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IonQ, seen as one the major players in quantum computing, is arguing that enterprise relevance for its nascent market will be here in 2025--well before most observers are expecting.

That argument, made during IonQ's Analyst Day Sept. 19, is notable and may surprise folks that are betting that quantum computing will have enterprise relevance in a decade or so. Chuckle if you will, but I'll argue it's worth hearing IonQ out as it develops its #AQ 64 quantum system for 2025 commercial deployments.

First, let's state the obvious--quantum computing is in the early stage. In some ways, quantum computing is a fascinating market that could be the next big thing after generative AI, cloud, mobile, Internet and personal computing. It's not a question of IF quantum computing takes off, but WHEN.

You can see Constellation Research Shortlists from Holger Mueller to get the lay of the quantum computing land.

IonQ's financials tell the tale of early-stage markets. For instance, IonQ has an estimated $52.5 million in bookings estimated for fiscal 2023, but year-date-revenue through June 30 was $9.8 million with a net loss of $71.05 billion. IonQ's second quarter revenue was $5.5 million, up from $2.6 million a year ago. The company does have more than $500 million in cash to figure things out and executives noted IonQ will be self-sufficient without raising more dough.

Whether IonQ is worth a market capitalization of more than $3 billion remains to be seen.

CEO Peter Chapman made the argument that IonQ can be one of those generational companies, but in the meantime, it's hiring a lot of talent from the likes of Nvidia, Microsoft, Amazon, Oracle, Uber and Apple. IonQ has also partnered with QuantumBasel to establish a European quantum data center housing its #AQ 35 and #AQ 64 systems, signed a memorandum of understanding with South Korea's Ministry of Science and ICT.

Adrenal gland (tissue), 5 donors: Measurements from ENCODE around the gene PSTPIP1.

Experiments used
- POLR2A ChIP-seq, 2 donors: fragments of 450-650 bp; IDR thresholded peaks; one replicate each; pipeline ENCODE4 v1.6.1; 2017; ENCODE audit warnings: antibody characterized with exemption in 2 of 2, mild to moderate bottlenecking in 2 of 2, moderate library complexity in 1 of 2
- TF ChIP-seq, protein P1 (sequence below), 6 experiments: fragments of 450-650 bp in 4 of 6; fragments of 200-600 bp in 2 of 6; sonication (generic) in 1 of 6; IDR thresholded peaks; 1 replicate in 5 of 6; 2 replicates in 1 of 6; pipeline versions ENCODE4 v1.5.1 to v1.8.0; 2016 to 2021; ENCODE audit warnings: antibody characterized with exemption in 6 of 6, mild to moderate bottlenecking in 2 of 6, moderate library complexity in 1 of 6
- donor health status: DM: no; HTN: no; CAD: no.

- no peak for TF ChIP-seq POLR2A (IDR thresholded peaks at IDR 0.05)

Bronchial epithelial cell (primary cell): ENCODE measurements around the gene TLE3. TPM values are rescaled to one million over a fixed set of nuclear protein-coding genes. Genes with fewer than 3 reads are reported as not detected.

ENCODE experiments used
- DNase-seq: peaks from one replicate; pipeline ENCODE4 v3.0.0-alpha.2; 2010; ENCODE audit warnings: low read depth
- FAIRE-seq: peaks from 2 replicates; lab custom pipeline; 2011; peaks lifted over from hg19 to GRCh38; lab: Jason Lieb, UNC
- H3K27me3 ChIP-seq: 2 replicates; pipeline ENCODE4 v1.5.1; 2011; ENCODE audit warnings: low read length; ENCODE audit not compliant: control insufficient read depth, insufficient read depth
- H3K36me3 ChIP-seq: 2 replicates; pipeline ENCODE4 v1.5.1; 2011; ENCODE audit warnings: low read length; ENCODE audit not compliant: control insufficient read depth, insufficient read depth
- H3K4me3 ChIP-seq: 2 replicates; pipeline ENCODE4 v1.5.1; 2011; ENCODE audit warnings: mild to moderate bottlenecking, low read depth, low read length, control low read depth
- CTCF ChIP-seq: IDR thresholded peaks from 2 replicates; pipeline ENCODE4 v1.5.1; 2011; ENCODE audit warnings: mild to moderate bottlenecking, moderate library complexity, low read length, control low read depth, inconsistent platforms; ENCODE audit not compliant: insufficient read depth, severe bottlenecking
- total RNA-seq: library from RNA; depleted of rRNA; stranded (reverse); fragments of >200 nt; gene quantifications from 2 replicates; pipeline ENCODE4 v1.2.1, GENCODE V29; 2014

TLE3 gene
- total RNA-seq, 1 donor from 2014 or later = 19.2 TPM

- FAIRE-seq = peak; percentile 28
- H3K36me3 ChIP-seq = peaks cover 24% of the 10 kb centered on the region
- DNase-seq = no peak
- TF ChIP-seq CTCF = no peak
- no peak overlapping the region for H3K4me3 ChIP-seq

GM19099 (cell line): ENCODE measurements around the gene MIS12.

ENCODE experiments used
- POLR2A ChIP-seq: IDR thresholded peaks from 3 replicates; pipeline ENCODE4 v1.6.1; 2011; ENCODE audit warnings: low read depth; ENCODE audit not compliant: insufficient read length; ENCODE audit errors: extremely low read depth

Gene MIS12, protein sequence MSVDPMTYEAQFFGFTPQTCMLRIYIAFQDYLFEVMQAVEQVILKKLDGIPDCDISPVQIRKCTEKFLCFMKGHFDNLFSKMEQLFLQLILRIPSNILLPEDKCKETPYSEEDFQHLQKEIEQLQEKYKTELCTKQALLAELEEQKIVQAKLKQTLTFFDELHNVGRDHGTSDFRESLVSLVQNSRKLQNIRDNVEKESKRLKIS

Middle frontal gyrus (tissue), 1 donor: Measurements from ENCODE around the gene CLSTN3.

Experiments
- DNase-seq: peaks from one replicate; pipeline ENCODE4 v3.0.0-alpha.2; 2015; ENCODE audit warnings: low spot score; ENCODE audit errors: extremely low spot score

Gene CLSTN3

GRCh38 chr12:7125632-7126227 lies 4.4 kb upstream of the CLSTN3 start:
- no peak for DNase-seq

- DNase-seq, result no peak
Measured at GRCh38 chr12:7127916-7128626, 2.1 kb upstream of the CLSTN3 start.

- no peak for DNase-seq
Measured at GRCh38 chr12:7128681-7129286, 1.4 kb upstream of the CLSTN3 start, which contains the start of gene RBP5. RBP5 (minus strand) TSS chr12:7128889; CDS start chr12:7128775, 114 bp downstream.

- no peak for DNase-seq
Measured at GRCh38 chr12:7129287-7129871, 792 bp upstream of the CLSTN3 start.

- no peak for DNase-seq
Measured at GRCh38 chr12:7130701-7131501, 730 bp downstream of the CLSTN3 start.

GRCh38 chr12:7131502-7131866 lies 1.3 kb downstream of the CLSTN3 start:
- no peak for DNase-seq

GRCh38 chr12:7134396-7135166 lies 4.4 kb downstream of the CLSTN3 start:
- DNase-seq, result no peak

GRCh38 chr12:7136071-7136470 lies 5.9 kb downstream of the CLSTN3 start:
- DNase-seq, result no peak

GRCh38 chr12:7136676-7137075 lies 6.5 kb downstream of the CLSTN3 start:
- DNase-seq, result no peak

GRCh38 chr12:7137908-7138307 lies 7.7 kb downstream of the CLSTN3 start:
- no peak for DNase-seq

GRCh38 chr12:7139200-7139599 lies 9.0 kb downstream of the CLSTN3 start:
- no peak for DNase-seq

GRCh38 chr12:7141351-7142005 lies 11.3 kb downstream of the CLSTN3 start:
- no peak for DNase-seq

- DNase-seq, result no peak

Here's a look at my takeaways from IonQ's Investor Day as I sat through 5 hours of presentations and 103 slides, so you didn't have to.

The big picture. Quantum computing will be important, but the big question is when. Chapman argued that quantum computing will be enterprise relevant and solve real problems when its AQ 64 system scales up in 2025. Chapman said there's a big difference between solving real problems and waiting until quantum supremacy or quantum advantage to do anything. "We do not care about quantum advantage or quantum supremacy," said Chapman. "The test for me is this. Can I solve a customer problem with a better mousetrap at a better price? Our goal is to build quantum computers that solve problem for customers."

IonQ Thomas Kramer added that "it's too late to start a quantum computing company if you wait for quantum supremacy."

IonQ is pragmatic. A deep dive into the company's production and engineering plans revolved around usage of common parts, modularity and rack-mounted systems. Sure, IonQ's presentation was as quantum geeky as the rest of the field, but the company is homed in on solving problems and setting the stage for on-premises deployments, servicing and maintaining systems as easily as possible.

There's a solid roadmap and IonQ has customer references and use cases. IonQ outlined three customers where it has helped develop algorithms that can scale in future quantum systems. The general idea: Develop the algorithms now for quantum so when the compute lands you'll be ready to roll. Those customers were also heavy hitters: Airbus, Hyundai, GE Research and Air Force Research Laboratory.